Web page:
Why Does My Cat Need Routine Veterinary Care?

Why Cat Need Routine Veterinary Care?

Regular check-ups with the vet are important to keep your pet healthy and happy for a long time. Having your pet examined once or twice a year helps catch any health issues early on, giving your furry friend a better chance at a longer life. If a problem is detected early, your vet can start treatment and manage the condition with medication or simple changes in your pet’s lifestyle. Your vet can also provide advice on how to keep your pet in top shape and prevent potential health issues.

Why Does My Cat Need Routine Veterinary Care?


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Reasons Why Your Cat Needs Regular Veterinary Care

Cats are fantastic companions—self-sufficient yet affectionate, with unique personalities. Contrary to common belief, they require regular veterinary care for several reasons.

Cats Conceal Illnesses:

Cats, known for their independence, often hide signs of pain and illness. During a yearly vet visit, a comprehensive physical examination is conducted, covering aspects like eyes, ears, mouth, teeth, skin, and internal organs.

This helps identify issues such as arthritis, dental disease, or constipation. Yearly bloodwork is an invaluable investment, offering insights into the cat’s internal organ functions and the early detection of potential problems. Given that over half of cats are overweight or obese, discussing your cat’s weight with the veterinarian is crucial. Timely veterinary visits ensure that diseases are detected early, providing the best chance for a long and high-quality life for your feline friend.


Vital Vaccines:

While the topic of vaccines can be controversial, the necessity of a rabies vaccine for every cat, even indoor ones, is undisputed. Outdoor cats may require additional vaccines, and it’s essential to work with a veterinarian to tailor the vaccine protocol to meet your cat’s specific needs. Non-adjuvanted vaccinations are also available, and discussing these options with your veterinarian ensures a personalized and effective preventive approach.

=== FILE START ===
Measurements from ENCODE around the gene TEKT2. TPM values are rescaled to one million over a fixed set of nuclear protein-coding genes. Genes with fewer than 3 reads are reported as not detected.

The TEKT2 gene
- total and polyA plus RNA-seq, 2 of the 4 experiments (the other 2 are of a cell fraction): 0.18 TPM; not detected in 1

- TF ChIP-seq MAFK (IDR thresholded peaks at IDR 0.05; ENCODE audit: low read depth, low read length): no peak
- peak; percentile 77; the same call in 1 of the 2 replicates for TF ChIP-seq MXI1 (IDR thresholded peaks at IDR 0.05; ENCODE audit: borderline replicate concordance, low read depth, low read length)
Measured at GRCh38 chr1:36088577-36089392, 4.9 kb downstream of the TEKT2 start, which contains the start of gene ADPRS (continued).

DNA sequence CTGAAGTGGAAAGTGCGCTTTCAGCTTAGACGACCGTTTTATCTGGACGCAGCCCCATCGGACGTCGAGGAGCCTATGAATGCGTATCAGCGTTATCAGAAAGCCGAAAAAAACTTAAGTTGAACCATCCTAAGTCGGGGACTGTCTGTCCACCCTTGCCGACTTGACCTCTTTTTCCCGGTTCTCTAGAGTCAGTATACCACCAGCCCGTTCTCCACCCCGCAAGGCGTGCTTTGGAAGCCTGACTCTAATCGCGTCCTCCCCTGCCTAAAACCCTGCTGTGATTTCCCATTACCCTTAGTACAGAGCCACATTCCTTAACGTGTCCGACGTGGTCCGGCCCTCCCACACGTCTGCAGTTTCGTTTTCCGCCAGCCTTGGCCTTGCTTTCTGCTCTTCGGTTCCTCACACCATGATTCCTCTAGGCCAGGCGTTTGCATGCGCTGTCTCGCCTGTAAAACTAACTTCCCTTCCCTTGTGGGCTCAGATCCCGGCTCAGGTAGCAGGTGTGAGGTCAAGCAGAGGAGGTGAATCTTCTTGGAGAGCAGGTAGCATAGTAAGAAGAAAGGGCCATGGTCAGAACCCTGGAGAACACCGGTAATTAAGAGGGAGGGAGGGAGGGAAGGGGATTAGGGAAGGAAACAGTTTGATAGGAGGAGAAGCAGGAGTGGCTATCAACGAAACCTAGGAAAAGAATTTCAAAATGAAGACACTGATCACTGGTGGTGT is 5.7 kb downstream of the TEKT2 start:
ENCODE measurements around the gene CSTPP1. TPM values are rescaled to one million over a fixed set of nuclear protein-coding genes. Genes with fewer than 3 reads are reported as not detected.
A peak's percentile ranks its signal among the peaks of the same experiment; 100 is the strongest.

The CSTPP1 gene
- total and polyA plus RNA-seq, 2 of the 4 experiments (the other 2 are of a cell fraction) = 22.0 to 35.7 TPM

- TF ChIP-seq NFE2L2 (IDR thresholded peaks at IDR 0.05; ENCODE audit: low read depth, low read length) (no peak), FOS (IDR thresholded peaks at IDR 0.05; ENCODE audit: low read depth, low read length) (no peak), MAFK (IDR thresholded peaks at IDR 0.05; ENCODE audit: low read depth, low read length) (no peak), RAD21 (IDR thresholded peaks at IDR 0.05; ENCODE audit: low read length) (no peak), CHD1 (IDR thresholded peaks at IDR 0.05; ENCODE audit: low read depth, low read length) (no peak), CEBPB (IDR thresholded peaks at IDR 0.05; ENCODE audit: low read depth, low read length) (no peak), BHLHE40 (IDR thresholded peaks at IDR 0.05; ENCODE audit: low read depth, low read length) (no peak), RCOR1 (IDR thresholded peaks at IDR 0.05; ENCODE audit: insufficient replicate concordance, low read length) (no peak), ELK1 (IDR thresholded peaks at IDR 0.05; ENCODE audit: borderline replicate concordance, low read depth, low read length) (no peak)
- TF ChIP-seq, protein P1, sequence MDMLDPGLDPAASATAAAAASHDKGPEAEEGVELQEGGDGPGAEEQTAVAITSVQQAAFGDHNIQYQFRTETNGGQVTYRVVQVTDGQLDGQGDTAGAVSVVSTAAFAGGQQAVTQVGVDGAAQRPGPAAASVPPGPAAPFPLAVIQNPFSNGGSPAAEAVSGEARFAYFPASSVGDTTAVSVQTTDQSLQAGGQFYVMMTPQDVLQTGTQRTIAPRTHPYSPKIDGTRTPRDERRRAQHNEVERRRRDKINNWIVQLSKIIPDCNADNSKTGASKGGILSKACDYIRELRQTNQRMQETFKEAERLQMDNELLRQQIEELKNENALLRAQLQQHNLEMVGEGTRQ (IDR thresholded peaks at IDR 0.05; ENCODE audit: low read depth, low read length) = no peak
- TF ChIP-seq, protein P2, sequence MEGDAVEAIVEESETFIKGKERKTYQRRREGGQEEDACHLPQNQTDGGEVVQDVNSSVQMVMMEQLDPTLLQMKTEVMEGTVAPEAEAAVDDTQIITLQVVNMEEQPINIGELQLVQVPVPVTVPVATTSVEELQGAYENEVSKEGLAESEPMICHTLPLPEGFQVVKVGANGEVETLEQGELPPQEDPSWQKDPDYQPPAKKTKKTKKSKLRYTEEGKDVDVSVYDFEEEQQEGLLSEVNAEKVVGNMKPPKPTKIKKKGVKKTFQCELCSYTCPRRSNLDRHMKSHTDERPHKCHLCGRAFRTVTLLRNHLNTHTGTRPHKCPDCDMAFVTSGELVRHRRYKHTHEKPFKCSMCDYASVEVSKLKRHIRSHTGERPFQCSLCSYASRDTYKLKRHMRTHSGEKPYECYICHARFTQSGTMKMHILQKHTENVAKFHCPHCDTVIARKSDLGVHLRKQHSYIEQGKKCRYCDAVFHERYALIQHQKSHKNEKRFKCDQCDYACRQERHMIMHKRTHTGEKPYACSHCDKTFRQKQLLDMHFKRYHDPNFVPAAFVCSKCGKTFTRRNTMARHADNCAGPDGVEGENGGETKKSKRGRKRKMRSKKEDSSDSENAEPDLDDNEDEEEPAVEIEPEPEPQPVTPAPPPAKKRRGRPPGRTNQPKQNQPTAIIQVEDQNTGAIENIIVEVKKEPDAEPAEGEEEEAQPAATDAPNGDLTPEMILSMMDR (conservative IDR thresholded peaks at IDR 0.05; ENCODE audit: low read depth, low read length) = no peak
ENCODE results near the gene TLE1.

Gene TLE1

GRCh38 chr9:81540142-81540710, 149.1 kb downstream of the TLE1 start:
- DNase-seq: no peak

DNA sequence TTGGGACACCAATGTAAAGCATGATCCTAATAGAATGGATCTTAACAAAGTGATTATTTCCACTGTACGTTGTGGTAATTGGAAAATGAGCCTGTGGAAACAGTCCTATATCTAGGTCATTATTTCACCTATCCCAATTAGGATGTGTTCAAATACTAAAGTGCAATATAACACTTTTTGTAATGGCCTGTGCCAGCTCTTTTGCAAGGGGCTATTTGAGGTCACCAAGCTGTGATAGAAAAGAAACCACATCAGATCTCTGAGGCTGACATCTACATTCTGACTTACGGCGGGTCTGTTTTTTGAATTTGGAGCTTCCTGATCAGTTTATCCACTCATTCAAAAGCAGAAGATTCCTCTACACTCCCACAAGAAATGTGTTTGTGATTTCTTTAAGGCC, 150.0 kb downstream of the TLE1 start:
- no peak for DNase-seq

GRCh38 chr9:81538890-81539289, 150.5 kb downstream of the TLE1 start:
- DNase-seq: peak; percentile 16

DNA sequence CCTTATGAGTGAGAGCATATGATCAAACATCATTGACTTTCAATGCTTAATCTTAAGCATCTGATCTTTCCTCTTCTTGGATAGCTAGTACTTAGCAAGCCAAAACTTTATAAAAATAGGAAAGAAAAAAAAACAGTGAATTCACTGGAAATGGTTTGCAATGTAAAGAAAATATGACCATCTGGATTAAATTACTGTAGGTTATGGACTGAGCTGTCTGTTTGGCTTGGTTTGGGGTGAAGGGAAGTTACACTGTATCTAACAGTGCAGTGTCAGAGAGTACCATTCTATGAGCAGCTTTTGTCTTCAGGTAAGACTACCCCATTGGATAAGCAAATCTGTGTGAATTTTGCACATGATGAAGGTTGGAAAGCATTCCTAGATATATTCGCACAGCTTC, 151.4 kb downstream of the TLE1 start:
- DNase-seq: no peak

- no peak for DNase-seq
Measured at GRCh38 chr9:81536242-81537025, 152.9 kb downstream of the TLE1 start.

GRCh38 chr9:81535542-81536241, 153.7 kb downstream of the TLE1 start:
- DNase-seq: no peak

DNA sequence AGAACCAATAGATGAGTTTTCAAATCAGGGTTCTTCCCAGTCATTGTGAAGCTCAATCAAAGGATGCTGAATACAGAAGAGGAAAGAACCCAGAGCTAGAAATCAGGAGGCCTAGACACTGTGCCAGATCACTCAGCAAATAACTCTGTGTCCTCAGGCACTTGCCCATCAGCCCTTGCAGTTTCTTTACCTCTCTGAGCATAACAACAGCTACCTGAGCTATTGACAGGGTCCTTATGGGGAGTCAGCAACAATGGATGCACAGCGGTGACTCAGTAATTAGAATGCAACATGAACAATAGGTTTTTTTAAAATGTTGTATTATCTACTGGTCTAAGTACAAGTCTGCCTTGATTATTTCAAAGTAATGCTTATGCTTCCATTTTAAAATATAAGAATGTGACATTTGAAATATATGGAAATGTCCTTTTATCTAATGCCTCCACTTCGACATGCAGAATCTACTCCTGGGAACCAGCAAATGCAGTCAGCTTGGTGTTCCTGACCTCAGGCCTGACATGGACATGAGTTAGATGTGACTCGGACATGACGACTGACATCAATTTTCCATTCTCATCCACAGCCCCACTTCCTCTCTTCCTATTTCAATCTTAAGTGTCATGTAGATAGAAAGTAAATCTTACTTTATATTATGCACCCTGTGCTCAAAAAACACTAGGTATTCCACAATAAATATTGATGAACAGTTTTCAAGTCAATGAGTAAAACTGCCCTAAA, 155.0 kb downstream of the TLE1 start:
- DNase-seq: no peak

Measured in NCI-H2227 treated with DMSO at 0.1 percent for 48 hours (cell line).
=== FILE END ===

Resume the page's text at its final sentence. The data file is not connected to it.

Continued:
Building a Positive Relationship:

It’s not uncommon for cat owners to express concerns about their cat’s dislike for vet visits. However, fostering a positive relationship with the veterinarian is crucial for the cat’s well-being. Even if it involves using calming medications initially, creating a positive experience contributes to a more accurate physical examination and an overall better quality of life for your cat.


Prevention is Cost-Effective:

The adage “prevention is better than cure” holds true in veterinary care. Taking proactive measures, including keeping vaccinations up to date, scheduling regular check-ups, and implementing parasite prevention strategies, is more economical than treating illnesses. By prioritizing preventive care, you not only save on potential treatment costs but also ensure your cat stays healthy and avoids preventable health issues.


Rapid Aging in Cats:

Cats age more rapidly than humans. A cat reaches the approximate human age of 15 in its first year and 24 at age 2. Each subsequent year, they age approximately 4 cat years for every calendar year. This accelerated aging process emphasizes the importance of regular veterinary visits. While twice-yearly visits are recommended, even an annual examination significantly contributes to your cat’s overall health and longevity.


What aspects is your veterinarian assessing during an examination?